So, to those who would condemn it as brutal, shocking, horrific, etc, etc, recognize that the very few tough-to-watch things in the film occurred on a regular basis in and around Serbia for quite a large portion of the 90's. As I've recently told a friend, if that's what comes out of Serbia, let's give a camera to the filmmakers in Rwanda and be prepared to see what happens next.
    Seen in the context of a world of violence the likes of which I have never experienced, I can only view the film as the expression of one man's complete and utter domination by external parties to the point at which he is turned feral and inhuman, ravenous for something to fuck and without care as to who or what that thing might be. The dominance of the state over the individual is expressed through its careful cultivation of Milos as the poor and starving executor made to do their bidding through the lens of helping his family survive, when the power structure wants nothing more than to see him corrupted and turned into an animal. Women, as creatures of affection and love, are brutalized, made to heel and take the abuse of the male's uncaring and violent impulses, all to underscore the state's wanton need to be the one and only power. Absolute and total dominance, and if you don't like it, we'll take your newborn child and rape it, too.
    What else could come out of such horrible conditions? Flowers and love and lets-all-get-along? What a ridiculous argument to say that the movie is disgusting and horrid in one breath, and then in the other to condone the regular violence visited upon women and children across the globe because it might cost too much money to intervene, or we might lose a few soldiers (a group to which I belong, thank you very much).
    To watch "A Serbian Film" is to recognize that our leaders' platitudes concerning Libya or Rwanda, or anywhere else in the world experiencing violence that is either condoned or ignored by the state, is to also recognize that those leaders are us. They are people, too, with families and children, and we maintain that fragile, unviolent repression only barely and at the whim of the state to which we belong.

    ReplyDelete
  9. I watched the film a few days ago and I have a thought or two about the experience.
    Firstly, I suppose I have to say that I believe the filmmakers in their statements that "A Serbian Film" was about the three wars that most recently occurred in that part of the world. If I didn't believe them, I wouldn't have a leg to stand on in my review, because without the contextual blanket of half a million arrests/interrogations/internments, approximately 130,000 to 150,000 deaths, and approximately 20,000 to 50,000 women raped between '92 and 99...well, without those statistics, the film would lack teeth and consequently, veracity.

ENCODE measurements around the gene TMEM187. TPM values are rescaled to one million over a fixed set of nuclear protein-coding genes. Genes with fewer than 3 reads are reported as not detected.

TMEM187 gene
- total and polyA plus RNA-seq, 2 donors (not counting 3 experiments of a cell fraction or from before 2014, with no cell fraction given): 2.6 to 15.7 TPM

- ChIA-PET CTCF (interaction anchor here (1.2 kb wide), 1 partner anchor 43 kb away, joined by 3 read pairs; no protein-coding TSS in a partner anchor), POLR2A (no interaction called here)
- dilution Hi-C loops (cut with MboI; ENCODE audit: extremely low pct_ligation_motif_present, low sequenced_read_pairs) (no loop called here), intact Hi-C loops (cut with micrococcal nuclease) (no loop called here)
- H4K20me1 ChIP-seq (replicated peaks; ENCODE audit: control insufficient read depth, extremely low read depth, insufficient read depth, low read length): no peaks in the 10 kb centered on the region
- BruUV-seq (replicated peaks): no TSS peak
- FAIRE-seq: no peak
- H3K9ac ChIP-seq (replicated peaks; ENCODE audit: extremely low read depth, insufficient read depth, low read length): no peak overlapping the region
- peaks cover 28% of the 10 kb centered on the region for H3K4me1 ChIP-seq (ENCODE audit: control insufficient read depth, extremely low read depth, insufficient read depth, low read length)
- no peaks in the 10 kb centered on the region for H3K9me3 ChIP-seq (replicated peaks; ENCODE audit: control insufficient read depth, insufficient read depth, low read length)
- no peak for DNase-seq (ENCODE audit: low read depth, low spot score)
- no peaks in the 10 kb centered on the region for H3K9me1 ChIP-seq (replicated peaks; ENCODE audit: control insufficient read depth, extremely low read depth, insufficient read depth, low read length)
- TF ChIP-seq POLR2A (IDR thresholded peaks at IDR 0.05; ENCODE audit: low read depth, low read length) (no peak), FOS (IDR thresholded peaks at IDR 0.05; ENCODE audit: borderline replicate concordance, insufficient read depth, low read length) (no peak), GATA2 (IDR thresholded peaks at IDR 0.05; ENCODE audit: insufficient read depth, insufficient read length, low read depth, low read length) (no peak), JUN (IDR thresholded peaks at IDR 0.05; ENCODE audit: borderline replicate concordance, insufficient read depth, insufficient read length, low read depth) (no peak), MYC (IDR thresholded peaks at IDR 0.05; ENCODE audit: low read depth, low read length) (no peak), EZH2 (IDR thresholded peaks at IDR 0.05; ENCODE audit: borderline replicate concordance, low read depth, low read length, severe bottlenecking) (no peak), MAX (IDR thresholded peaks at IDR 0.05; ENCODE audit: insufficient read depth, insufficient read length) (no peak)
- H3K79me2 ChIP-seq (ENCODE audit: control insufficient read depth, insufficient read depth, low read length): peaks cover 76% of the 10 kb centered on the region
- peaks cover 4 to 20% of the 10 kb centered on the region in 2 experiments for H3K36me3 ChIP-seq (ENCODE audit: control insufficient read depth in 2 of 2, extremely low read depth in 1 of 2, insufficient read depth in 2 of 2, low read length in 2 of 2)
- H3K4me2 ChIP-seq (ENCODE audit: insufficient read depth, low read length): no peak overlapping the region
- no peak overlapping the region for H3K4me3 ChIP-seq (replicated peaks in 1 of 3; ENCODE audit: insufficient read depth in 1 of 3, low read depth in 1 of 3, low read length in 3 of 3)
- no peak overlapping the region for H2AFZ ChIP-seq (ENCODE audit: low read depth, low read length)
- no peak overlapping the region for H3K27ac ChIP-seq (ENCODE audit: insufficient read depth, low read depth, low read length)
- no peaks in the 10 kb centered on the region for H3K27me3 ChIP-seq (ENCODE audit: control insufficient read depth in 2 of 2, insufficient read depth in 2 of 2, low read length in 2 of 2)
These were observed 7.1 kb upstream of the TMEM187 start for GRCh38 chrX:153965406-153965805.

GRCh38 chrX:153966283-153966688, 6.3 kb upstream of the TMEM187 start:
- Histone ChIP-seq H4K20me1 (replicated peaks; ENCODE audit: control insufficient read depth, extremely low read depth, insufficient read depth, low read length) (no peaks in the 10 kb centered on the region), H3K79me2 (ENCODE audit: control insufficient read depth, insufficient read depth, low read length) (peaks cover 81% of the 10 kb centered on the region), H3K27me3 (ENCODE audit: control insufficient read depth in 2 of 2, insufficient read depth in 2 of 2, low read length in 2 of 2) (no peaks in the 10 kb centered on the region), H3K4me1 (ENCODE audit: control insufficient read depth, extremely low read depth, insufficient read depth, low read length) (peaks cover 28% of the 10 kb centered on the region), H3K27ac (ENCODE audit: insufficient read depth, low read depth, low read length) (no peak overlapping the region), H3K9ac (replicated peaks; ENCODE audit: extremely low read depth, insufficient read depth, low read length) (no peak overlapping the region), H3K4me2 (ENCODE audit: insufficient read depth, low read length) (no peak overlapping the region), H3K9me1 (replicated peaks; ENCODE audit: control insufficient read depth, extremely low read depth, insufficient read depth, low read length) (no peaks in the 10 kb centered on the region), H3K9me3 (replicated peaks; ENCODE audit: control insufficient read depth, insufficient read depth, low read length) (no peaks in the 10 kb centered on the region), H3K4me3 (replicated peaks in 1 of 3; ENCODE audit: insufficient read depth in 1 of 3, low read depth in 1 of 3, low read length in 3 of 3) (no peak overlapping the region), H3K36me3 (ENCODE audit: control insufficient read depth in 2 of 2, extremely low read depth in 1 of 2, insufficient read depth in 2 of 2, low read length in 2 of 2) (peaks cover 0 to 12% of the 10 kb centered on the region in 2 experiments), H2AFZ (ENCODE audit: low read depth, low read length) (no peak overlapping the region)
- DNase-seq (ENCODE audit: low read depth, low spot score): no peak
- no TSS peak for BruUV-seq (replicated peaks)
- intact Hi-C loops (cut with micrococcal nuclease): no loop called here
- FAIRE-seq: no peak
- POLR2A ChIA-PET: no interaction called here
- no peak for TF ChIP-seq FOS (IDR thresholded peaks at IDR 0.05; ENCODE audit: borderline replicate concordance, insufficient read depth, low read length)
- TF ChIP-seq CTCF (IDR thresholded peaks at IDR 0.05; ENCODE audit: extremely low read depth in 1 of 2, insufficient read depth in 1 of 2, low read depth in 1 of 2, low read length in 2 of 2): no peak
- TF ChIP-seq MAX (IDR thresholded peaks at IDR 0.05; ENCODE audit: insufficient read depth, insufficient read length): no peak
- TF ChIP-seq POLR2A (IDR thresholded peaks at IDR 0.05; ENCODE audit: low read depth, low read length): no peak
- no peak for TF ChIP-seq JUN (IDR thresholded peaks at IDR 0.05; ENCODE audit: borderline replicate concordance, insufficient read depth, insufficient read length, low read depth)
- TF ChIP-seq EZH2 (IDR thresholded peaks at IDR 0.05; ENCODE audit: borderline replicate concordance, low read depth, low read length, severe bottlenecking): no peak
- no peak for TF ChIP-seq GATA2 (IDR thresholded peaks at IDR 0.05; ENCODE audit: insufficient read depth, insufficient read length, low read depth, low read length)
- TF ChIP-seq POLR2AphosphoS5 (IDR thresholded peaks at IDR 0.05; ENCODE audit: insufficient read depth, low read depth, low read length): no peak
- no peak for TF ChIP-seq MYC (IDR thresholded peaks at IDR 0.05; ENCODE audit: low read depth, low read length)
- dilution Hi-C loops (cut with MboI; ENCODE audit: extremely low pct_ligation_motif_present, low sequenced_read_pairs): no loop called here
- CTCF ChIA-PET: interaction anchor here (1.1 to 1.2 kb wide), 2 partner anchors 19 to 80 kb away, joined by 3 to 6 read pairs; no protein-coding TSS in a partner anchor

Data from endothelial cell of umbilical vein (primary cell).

So, to those who would condemn it as brutal, shocking, horrific, etc, etc, recognize that the very few tough-to-watch things in the film occurred on a regular basis in and around Serbia for quite a large portion of the 90's. As I've recently told a friend, if that's what comes out of Serbia, let's give a camera to the filmmakers in Rwanda and be prepared to see what happens next.
    Seen in the context of a world of violence the likes of which I have never experienced, I can only view the film as the expression of one man's complete and utter domination by external parties to the point at which he is turned feral and inhuman, ravenous for something to fuck and without care as to who or what that thing might be. The dominance of the state over the individual is expressed through its careful cultivation of Milos as the poor and starving executor made to do their bidding through the lens of helping his family survive, when the power structure wants nothing more than to see him corrupted and turned into an animal. Women, as creatures of affection and love, are brutalized, made to heel and take the abuse of the male's uncaring and violent impulses, all to underscore the state's wanton need to be the one and only power. Absolute and total dominance, and if you don't like it, we'll take your newborn child and rape it, too.
    What else could come out of such horrible conditions? Flowers and love and lets-all-get-along? What a ridiculous argument to say that the movie is disgusting and horrid in one breath, and then in the other to condone the regular violence visited upon women and children across the globe because it might cost too much money to intervene, or we might lose a few soldiers (a group to which I belong, thank you very much).
    To watch "A Serbian Film" is to recognize that our leaders' platitudes concerning Libya or Rwanda, or anywhere else in the world experiencing violence that is either condoned or ignored by the state, is to also recognize that those leaders are us. They are people, too, with families and children, and we maintain that fragile, unviolent repression only barely and at the whim of the state to which we belong.

    ReplyDelete